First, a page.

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What Are You Going to Do With Your Calves?

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If you have not already decided what you are going to do with your spring-born calves, now is an excellent time to start thinking. As of this writing (June 29), cattle prices have been strong, but there is always a danger that prices may level off or even drop. Historically, cattle prices tend to be lower during the fall months of October and November due to the supply of spring-born calves sold at that time. Pricing your cattle now may be a way to capture some of the strength in today's market. You can do this a number of ways.

One strategy would be to hedge your calves with stocker cattle futures contracts. The contract months for which the new stocker cattle contract is listed are October, November, December, January, February, and March. This contract specifies 25,000 pounds of 500-599 pound medium and large frame No. 1 feeder steers.

Therefore, this contract should cover about 50 head of 500-pound calves or roughly half a truckload of 500-pound cattle. Hedging with this new cash-settled contract should work well for producers with small cowherds.

By hedging your steer calves with $85.25 stocker cattle futures contracts plus an expected basis in Oklahoma City of $6.07, you would secure a price around $91.32/cwt. Remember that basis is the difference between the futures price and the local price. However, you would not be able to take advantage of any increase in price, if you hedged using futures contracts.

One of the obstacles of futures hedging is the margin call. Sometimes more money is needed to stay in the futures market. This money is returned to you when you are finished hedging, but can sometimes cause cash flow problems before your hedge is completed. Hedging with futures contracts is more limiting; but as they say, "A bird in the hand is worth two in the bush."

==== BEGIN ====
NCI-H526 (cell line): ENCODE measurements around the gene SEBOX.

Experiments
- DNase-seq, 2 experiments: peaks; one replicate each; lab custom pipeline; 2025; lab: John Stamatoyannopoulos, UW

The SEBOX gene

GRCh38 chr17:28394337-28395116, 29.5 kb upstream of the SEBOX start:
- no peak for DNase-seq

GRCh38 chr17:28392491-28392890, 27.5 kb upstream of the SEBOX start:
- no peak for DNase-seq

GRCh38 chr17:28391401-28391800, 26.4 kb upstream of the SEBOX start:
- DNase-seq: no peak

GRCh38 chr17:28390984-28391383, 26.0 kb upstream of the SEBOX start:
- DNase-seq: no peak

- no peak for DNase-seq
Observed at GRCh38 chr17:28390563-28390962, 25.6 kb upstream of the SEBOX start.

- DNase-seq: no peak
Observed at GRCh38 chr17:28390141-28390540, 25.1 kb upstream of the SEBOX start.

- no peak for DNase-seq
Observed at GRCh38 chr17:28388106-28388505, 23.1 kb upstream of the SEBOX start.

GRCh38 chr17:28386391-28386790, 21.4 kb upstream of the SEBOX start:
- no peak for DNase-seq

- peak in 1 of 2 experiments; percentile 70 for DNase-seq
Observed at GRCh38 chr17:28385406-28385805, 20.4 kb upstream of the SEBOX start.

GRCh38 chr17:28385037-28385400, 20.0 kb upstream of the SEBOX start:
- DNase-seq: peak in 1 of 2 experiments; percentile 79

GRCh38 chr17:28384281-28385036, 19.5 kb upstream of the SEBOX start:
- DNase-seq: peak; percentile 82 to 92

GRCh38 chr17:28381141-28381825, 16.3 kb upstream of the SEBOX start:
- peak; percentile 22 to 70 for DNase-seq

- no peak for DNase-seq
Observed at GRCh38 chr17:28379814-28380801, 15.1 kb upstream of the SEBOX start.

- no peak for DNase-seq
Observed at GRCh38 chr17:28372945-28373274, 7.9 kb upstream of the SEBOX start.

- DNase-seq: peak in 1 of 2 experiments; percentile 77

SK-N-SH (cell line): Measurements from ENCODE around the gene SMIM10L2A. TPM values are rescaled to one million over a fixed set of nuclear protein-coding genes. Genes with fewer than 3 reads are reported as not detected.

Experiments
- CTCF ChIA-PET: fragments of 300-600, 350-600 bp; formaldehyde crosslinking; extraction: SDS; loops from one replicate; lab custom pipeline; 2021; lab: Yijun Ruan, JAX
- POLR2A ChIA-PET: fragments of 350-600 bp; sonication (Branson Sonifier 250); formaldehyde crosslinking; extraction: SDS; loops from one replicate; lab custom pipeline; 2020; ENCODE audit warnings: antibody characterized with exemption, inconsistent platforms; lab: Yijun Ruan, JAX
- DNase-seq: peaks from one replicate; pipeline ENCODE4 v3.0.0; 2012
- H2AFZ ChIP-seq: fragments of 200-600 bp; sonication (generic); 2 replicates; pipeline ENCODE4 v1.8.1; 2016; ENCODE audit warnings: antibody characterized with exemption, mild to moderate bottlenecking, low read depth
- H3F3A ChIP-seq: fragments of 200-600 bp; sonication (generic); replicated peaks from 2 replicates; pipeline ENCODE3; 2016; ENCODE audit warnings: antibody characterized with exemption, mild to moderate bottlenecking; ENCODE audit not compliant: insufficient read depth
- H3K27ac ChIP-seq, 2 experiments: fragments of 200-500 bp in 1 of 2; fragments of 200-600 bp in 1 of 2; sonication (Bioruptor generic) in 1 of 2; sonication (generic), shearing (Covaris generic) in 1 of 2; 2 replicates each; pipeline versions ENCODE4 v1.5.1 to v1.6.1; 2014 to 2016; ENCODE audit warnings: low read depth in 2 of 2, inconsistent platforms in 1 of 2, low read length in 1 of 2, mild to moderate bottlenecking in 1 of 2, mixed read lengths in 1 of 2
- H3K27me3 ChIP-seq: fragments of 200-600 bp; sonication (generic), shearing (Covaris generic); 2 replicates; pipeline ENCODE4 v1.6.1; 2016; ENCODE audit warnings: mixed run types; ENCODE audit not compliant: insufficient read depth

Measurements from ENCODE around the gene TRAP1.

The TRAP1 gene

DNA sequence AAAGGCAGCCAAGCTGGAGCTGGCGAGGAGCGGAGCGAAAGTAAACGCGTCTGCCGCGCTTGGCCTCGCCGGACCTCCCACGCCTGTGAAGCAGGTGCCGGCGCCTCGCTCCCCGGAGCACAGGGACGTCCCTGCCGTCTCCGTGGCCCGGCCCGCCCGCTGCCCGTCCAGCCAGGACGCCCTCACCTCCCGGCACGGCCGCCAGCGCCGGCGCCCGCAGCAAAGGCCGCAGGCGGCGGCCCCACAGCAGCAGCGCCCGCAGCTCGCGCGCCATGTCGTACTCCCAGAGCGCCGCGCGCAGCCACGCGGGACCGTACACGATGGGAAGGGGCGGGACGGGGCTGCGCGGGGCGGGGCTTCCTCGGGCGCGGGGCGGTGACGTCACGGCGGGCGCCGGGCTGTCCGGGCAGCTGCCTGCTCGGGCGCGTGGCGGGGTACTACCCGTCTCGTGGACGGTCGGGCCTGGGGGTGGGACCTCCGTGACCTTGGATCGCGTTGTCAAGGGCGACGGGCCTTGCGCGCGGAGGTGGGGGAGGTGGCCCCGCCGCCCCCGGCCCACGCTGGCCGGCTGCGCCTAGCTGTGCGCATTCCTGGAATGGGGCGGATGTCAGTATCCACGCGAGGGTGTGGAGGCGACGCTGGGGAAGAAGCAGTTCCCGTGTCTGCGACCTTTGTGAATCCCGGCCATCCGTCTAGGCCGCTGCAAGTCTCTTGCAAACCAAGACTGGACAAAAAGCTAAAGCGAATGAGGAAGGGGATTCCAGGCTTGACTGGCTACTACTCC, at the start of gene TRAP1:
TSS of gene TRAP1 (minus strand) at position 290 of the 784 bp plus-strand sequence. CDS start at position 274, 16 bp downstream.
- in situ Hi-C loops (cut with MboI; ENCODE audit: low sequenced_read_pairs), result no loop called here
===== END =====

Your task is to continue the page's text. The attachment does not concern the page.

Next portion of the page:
Another alternative would be to buy put options. Options will limit your downside risk while still leaving you the chance to cash in on a favorable change in price. Buying a $84 stocker put option for $3.35/cwt plus a $6.07 expected basis should give you a minimum price for your steer calves around $86.72/cwt. This option protects you against a downturn in the market, while still giving you the chance to sell your calves for a higher price.

Forward contracting is also an alternative. Depending on where you live, you should be able to contract your cattle to a feedlot, stocker operator, or on a video sale. Most forward contracts are only made for a few weeks ahead of time, though, and not made for selling very far into the future. Like hedging, forward contracting does not let you cash in on price increases, but it is less risky and you do not have to worry about margin calls.

The last alternative is to do nothing. You could just close your eyes and see what you get for your calves in October. While this is probably the easiest marketing plan, it is by far the most anxiety-ridden plan. You could roll a seven and win big. Then again, you might lose it all.

Editor's Note: Bo is a junior Agricultural Economics major at Oklahoma State University who served a three-month internship with the Agricultural Division.